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Awaiting the grand jury’s decision in Ferguson

Awaiting the grand jury’s decision in Ferguson

As the people of Ferguson, Missouri, await the results of a grand jury deliberation, Bishop Gene Robinson fears for the outcome and Dean Mike Kinman offers suggestions as to what they can do when the decision to indict or not is made.


Robinson in the Daily Beast:

There’s not a lot of dread in my life. A few worries, to be sure, but not that cousin of depression and anxiety, dread. Oh, like everyone else I dread root canals, sitting in holiday traffic that delays a reunion with family, and waiting on the lab report from a biopsy. Dread is the feeling I get when something bad seems to be on the way, and I know that there’s not a damn thing I can do about it.

These days, I find myself heavy with dread over what looks to be coming down the pike in Ferguson, Missouri, in the next few days, and I feel powerless to stop it. And if indeed, as I fear, the grand jury in St. Louis County decides not to indict Darren Wilson, the cop who shot unarmed Michael Brown, Jr. in Ferguson this summer, what will I, as a white man, do about it?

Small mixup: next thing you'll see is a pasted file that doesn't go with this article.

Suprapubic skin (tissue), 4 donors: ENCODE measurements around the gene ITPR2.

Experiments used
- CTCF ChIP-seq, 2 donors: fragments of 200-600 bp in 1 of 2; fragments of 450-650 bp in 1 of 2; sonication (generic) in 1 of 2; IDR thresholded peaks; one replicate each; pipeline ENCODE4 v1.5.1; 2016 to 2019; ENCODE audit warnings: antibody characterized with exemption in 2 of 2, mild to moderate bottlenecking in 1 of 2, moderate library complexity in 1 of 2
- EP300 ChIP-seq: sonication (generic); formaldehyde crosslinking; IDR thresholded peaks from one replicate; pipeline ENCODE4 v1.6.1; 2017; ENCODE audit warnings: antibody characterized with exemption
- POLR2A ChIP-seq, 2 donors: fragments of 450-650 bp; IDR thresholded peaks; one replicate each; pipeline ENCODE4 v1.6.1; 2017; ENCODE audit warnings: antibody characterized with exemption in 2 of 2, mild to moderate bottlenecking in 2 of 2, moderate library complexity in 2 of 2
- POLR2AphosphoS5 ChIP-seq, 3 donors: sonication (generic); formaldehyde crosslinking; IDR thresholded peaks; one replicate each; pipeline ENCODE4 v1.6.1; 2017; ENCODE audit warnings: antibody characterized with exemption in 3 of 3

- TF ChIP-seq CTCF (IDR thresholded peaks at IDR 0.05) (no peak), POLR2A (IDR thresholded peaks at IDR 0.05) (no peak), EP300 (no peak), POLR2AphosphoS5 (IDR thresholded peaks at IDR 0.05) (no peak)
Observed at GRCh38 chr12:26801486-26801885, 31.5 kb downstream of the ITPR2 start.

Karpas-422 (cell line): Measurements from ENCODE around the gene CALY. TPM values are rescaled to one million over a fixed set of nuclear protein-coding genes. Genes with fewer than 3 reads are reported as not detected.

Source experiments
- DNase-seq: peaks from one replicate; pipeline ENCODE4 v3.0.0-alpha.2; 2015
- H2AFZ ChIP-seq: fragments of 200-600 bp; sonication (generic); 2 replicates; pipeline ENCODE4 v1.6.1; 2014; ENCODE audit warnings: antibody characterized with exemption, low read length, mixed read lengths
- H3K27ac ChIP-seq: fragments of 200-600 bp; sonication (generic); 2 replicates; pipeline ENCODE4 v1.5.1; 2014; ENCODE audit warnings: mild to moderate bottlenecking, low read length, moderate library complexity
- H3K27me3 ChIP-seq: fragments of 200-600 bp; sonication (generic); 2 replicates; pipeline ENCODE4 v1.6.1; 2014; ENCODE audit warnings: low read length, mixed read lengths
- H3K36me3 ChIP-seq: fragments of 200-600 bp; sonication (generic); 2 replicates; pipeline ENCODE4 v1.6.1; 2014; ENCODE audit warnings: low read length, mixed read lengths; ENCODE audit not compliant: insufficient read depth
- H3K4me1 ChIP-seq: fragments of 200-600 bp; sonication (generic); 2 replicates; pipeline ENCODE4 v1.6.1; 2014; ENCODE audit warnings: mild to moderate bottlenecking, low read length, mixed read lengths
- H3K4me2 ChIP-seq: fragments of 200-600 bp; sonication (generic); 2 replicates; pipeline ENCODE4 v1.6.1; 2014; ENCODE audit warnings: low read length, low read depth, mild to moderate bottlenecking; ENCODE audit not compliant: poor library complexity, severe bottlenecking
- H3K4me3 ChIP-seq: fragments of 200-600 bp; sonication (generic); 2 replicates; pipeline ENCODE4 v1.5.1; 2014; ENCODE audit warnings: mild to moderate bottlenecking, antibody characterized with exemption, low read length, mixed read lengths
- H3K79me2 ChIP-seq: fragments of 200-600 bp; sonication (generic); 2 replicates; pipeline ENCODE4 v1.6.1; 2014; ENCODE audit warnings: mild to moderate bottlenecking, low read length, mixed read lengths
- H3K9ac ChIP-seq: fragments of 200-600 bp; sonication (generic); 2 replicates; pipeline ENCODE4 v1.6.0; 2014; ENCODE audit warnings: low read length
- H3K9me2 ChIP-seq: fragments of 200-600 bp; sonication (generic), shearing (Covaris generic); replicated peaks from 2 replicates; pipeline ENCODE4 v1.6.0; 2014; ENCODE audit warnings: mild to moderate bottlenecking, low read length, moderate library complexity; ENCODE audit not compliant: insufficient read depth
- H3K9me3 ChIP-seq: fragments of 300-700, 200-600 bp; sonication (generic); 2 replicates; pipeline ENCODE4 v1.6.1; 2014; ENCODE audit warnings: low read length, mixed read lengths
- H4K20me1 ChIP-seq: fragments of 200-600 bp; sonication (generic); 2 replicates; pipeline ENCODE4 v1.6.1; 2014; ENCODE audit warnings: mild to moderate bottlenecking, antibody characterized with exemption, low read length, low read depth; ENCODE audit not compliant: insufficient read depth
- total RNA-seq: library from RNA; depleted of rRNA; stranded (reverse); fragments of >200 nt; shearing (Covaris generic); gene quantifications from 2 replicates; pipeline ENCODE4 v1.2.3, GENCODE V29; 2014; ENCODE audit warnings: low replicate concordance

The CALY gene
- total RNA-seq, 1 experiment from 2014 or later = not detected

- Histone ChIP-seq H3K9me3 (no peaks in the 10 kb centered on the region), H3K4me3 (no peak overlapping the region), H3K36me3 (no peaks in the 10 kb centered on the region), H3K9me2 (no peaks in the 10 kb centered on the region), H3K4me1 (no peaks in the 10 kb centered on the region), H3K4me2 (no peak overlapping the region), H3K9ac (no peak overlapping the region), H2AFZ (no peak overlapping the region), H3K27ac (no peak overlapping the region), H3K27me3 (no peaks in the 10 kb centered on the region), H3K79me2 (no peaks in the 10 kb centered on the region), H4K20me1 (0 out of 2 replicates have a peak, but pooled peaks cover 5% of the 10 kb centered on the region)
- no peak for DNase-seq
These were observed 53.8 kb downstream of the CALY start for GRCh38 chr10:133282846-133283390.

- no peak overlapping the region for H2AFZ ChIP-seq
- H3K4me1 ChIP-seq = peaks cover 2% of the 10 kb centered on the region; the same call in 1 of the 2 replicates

Much as they did immediately after the shooting of Mike Brown and the demonstrations that followed, local police appear to be preparing for war, rather than keeping the peace. We saw how such provocative actions only inflamed passions and escalated the unrest. The use of military-style protective gear and combat vehicles purchased from the Pentagon, along with embattled attitudes that are appropriate to real war, if employed, will once again bring increased conflict, not peace in Ferguson. Its citizens will feel assaulted, not protected.